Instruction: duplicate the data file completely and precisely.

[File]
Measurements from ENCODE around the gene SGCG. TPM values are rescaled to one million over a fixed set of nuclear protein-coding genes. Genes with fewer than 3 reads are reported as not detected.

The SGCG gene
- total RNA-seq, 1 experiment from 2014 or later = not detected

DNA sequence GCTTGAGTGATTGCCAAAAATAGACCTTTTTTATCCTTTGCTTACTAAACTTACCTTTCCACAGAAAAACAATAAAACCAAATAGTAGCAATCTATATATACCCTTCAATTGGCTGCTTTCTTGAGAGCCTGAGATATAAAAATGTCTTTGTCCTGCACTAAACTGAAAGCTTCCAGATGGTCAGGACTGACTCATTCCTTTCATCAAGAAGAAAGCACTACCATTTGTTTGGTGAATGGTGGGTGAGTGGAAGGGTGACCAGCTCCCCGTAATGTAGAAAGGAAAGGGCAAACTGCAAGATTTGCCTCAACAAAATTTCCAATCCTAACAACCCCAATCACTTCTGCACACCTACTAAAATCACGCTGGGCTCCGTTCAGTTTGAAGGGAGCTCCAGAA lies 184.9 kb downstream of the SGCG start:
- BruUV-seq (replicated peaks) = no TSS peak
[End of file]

Measurements from ENCODE around the gene SGCG. TPM values are rescaled to one million over a fixed set of nuclear protein-coding genes. Genes with fewer than 3 reads are reported as not detected.

The SGCG gene
- total RNA-seq, 1 experiment from 2014 or later = not detected

DNA sequence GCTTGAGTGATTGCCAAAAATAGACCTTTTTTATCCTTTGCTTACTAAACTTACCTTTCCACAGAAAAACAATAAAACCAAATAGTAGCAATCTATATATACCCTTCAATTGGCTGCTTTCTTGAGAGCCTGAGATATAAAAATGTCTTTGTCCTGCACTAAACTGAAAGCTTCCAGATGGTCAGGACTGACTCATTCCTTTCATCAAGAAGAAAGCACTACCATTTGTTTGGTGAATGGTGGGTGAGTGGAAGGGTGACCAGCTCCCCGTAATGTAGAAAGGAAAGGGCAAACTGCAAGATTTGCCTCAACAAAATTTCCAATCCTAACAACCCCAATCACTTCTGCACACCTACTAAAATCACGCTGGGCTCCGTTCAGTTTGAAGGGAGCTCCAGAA lies 184.9 kb downstream of the SGCG start:
- BruUV-seq (replicated peaks) = no TSS peak